Steps To Differentiating Fake News From Real News

by JamesHysteria on January 31, 2017 - 10:16am

The article “How to tell fake news from real news” written by Laura McClure who is an award-winning journalist and the TED-Ed editor talks about how to tell if news you see on the internet is fake or real. She talks about the steps on how to tell if a news is fake or not by looking at who wrote it, what claims the news makes, when the news was published and where was the news published. The reason why I chose this article and why I think it is a credible source is because TED hosts many lectures called “TED Talk” from different people on pertaining to different fields and subjects.

When looking at who wrote the news, you must research the journalist and look at what he or she has written and their popularity. If the journalist is a well-known writer, then it tells the reader that the news is real. When looking at a news that you think is fake look at if the news is sponsored or not.

When looking at the claims it makes, real news will include multiple primary sources when talking about the claims. When looking at a fake news, it will most likely include fake sources, false URLs and or alternative facts.

When looking at when the news was published, how to tell if its fake or real news will be looking at the publication date. If it says that this is breaking news you must proceed with caution.

When looking at where the news was published, real news will usually be published by the top news broadcasting stations like BBC, NPR, The Gazette or CBC. When looking at fake news it will usually be from Facebook or Twitter.

The reason why I chose this article is because I feel that TED is a great source to learn about new information about different subjects. I find that I can learn more from watching “TED Talk” on topics that interest me and learn more about.

 

How to tell fake news from real news. (2017, January 23). Retrieved January 31, 2017, from

http://blog.ed.ted.com/2017/01/12/how-to-tell-fake-news-from-real-news/

Comments

I would like to start by letting you know that the summary that you wrote is very interesting and that it was a very good idea to write a summary about this type of article since fake news are much more present on the web.

However, I cannot say that your summary was very clear due to some grammar and syntax errors that made the summary harder and less pleasant to read since I had to reread some sentence more than once to understand what you meant. There were also a few repetitions that made the text redundant, such as "when looking at".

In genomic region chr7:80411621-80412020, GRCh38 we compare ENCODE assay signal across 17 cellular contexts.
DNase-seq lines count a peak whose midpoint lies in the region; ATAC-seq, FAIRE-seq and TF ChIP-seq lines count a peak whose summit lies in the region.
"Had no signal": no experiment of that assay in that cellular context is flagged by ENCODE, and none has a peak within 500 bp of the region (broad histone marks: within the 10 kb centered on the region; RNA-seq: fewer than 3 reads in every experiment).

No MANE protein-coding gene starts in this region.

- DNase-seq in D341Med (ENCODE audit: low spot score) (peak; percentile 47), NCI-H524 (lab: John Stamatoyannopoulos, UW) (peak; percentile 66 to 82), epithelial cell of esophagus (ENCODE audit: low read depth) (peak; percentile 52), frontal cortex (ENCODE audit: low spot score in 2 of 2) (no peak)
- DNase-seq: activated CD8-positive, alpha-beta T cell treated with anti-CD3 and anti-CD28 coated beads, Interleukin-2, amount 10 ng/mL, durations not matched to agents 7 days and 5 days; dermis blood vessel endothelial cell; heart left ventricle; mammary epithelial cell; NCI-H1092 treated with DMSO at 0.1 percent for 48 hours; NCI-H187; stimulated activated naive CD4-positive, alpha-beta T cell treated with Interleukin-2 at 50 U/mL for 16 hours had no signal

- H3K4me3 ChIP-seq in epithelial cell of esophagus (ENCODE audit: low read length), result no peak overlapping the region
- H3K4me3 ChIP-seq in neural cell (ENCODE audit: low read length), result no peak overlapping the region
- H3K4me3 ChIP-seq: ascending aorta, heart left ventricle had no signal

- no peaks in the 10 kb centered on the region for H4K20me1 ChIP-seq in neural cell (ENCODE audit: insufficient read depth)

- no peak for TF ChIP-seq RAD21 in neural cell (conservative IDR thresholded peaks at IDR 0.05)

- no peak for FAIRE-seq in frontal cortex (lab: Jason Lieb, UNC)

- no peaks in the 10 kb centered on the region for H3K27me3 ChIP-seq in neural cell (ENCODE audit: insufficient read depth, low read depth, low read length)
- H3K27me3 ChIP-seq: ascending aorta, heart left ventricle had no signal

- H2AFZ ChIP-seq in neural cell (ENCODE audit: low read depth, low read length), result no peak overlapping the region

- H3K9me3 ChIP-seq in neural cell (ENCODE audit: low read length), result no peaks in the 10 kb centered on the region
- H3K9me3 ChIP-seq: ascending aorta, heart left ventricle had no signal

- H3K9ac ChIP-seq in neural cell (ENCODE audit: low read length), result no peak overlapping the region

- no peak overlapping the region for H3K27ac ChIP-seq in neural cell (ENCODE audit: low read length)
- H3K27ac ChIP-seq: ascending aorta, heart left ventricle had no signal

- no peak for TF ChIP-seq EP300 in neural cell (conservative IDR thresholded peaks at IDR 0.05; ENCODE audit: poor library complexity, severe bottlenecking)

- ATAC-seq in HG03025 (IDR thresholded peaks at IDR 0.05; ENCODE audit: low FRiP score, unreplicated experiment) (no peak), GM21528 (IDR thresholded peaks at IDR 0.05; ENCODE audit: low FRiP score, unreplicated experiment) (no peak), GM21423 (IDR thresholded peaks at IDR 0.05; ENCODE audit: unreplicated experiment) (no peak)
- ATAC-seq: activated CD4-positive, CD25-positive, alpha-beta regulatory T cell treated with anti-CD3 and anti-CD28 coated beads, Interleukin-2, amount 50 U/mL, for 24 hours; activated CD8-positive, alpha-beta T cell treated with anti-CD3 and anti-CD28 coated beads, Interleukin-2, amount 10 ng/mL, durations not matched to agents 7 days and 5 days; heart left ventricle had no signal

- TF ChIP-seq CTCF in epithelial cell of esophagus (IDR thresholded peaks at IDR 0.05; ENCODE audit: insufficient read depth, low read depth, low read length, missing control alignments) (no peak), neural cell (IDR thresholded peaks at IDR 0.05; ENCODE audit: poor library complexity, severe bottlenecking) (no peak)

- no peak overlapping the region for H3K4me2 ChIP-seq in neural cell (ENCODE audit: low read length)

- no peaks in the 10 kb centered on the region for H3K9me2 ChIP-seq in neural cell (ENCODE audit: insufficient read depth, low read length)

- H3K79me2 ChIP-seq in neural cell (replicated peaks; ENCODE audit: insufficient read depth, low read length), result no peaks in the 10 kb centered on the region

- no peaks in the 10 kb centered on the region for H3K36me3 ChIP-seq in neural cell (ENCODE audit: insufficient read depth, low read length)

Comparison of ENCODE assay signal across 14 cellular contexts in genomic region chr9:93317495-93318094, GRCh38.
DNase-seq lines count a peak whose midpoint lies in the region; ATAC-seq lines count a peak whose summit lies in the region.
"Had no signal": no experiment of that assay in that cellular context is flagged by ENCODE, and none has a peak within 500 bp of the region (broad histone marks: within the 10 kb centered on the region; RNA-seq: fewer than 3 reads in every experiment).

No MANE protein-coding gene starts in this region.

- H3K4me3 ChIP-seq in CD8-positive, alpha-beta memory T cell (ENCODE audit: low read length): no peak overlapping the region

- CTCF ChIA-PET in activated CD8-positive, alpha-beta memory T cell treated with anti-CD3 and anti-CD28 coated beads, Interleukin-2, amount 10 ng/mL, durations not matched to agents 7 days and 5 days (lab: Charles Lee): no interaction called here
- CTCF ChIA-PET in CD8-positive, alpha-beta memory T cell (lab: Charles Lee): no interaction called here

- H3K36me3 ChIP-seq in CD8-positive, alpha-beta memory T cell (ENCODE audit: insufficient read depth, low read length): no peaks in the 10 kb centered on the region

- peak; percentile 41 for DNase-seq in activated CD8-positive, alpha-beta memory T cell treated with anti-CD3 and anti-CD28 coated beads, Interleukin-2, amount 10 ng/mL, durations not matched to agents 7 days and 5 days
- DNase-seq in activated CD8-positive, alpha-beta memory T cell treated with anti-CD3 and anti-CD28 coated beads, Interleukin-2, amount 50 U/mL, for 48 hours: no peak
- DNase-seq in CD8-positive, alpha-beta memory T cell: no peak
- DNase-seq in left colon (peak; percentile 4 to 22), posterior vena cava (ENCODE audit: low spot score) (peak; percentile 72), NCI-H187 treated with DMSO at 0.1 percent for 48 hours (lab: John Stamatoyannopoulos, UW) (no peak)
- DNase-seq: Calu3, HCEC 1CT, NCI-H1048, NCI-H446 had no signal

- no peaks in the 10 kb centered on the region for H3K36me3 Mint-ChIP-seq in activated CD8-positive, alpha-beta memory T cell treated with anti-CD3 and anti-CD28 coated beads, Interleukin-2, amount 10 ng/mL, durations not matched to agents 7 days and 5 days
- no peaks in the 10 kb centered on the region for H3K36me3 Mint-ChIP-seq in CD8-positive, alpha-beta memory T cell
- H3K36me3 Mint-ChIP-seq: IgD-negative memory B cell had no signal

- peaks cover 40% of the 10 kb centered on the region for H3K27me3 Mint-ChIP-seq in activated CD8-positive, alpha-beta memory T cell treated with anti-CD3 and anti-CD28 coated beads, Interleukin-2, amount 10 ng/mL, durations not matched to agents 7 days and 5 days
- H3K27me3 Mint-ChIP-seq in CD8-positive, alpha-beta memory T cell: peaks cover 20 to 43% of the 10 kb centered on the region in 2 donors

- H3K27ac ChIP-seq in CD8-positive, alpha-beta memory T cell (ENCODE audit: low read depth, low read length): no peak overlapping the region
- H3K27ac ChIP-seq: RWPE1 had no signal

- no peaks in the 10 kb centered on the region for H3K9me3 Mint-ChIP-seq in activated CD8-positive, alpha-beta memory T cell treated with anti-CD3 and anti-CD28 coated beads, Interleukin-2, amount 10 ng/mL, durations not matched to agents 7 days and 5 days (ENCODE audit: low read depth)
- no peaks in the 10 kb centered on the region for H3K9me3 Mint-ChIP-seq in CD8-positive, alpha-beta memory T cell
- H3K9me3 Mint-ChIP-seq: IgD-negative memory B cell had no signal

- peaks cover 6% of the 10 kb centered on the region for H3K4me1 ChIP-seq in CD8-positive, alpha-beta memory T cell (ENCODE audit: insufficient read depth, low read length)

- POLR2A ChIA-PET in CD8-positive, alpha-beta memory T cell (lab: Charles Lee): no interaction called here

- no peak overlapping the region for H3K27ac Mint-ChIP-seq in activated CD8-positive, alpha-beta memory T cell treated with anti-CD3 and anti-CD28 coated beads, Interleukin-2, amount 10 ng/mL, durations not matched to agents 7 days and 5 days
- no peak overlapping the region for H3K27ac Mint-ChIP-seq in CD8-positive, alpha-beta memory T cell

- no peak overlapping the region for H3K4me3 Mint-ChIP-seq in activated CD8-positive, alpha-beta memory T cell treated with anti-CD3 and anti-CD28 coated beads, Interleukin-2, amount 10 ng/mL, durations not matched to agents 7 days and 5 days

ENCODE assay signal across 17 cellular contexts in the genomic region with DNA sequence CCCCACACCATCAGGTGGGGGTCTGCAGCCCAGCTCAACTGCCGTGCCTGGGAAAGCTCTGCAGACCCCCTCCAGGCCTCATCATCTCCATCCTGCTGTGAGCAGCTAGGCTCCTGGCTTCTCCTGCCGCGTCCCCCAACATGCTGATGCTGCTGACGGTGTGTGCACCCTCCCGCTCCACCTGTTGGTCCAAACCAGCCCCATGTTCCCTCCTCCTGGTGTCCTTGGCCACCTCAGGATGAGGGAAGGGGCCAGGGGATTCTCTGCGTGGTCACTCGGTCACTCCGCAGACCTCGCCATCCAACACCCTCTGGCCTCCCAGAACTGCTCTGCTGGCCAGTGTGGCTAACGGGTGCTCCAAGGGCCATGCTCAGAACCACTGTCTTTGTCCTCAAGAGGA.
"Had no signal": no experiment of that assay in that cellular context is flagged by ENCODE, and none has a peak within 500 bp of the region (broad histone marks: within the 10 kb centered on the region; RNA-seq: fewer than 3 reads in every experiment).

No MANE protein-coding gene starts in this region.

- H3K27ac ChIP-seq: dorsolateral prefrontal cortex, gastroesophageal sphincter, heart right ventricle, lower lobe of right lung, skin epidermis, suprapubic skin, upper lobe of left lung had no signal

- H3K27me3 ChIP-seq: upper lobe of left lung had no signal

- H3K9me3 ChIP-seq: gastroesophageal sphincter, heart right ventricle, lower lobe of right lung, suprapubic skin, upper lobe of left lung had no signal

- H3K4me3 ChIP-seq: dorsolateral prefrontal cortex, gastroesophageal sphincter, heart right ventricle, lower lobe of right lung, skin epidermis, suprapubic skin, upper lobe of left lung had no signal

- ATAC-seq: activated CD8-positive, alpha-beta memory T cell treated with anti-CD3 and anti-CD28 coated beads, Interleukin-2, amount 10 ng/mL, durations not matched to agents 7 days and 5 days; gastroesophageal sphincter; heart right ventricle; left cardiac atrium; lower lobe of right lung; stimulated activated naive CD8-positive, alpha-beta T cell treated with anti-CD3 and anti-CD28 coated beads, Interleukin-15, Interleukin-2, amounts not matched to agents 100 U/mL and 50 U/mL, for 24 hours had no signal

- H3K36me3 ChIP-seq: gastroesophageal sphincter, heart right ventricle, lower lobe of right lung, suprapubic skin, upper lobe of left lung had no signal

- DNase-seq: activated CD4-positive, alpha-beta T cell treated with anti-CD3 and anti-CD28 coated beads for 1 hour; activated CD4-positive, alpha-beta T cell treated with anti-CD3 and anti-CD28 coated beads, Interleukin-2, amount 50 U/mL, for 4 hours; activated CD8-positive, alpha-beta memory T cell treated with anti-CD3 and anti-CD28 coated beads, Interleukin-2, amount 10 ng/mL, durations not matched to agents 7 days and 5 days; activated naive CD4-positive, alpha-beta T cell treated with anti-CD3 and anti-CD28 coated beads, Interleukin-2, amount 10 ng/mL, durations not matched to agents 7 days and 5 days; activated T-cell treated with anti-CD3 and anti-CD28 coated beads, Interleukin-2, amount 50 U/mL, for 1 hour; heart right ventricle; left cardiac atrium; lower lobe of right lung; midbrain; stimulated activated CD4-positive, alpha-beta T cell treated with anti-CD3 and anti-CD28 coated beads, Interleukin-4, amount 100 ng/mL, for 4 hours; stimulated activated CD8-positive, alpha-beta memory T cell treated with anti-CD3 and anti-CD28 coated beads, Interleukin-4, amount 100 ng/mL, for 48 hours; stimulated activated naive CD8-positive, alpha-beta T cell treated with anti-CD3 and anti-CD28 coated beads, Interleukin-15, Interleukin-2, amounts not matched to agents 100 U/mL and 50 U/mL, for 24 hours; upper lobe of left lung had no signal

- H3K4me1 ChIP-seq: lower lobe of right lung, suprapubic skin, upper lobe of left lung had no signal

For your future posts, I would like to recommend a few techniques that I use to verify my own work. First, write your text and reread it the day after. Letting a night pass before verifying your work will allow you notice errors that you would not have noticed the day you first wrote your text. Secondly, ask someone else to read your work and give you feedbacks. There again, another person will be able to notice mistakes that you would not have been able to see alone.
Keep up the good work.

Hi, your article was good! I like the way you write, but even if you look at the author's past and at where the article was posted, you need to look at other things. We have to remember that according to an article called "What is fake news? How to spot it and what you can do to stop it" published a month ago on theguardian.com fake news stories got more shared and seen than news from the Washington Post, the New York Times, or CNN.

Soon, it will be easier to spot fake news on Facebook, because they will add an app that flags stories that look fake or might not be 100% true. Google Chrome will also try to do the same thing to help people separate good from fake news.

There are also lists that you can consult on the Internet to find the fake articles. One is made by a professor of communication and media that works in the Merrimack College, Massachusetts, Melissa Zimdars. She also published a list of tips to find unreliable articles. You can see the whole document where she analized and rated a lot of websites and gives tips here: https://docs.google.com/document/d/10eA5-mCZLSS4MQY5QGb5ewC3VAL6pLkT53V_...

If you are not sure of an article, look for red flags or in the section “About Us” of the web site. Or you can Google the sources; just to be sure they are reliable, because, as you said, some people can use false sources.

And if it is the first time you hear about a news, go on other websites to see if this real, and if all facts are true. If you find tree websites that are saying the same thing, chances are that it is a true story.

Info from: https://www.theguardian.com/media/2016/dec/18/what-is-fake-news-pizzagate

Hi! Good work on your article! Your have pointed out important aspects to help readers find out about the relevancy of their articles and I will surely use these tips myself in the future.

Although, for your next posts, I would be a little more careful with your choice of words, since you sometimes repeated yourself alot, making the article a little confusing. I would suggest that you read your article a few times out loud, or that you have someone else read it, to ensure consistency in your sentences and a flowing syntax.

Also, I would add to the pertinent info your pointed out, to check if there are a lot of quotes in the article, and to verify if the people quoted are a relevant source. You can read more about tips on how to spot fake news in this NPR article written by Wynnes Davis. (http://www.npr.org/sections/alltechconsidered/2016/12/05/503581220/fake-...)

All this to say, good job writting this article!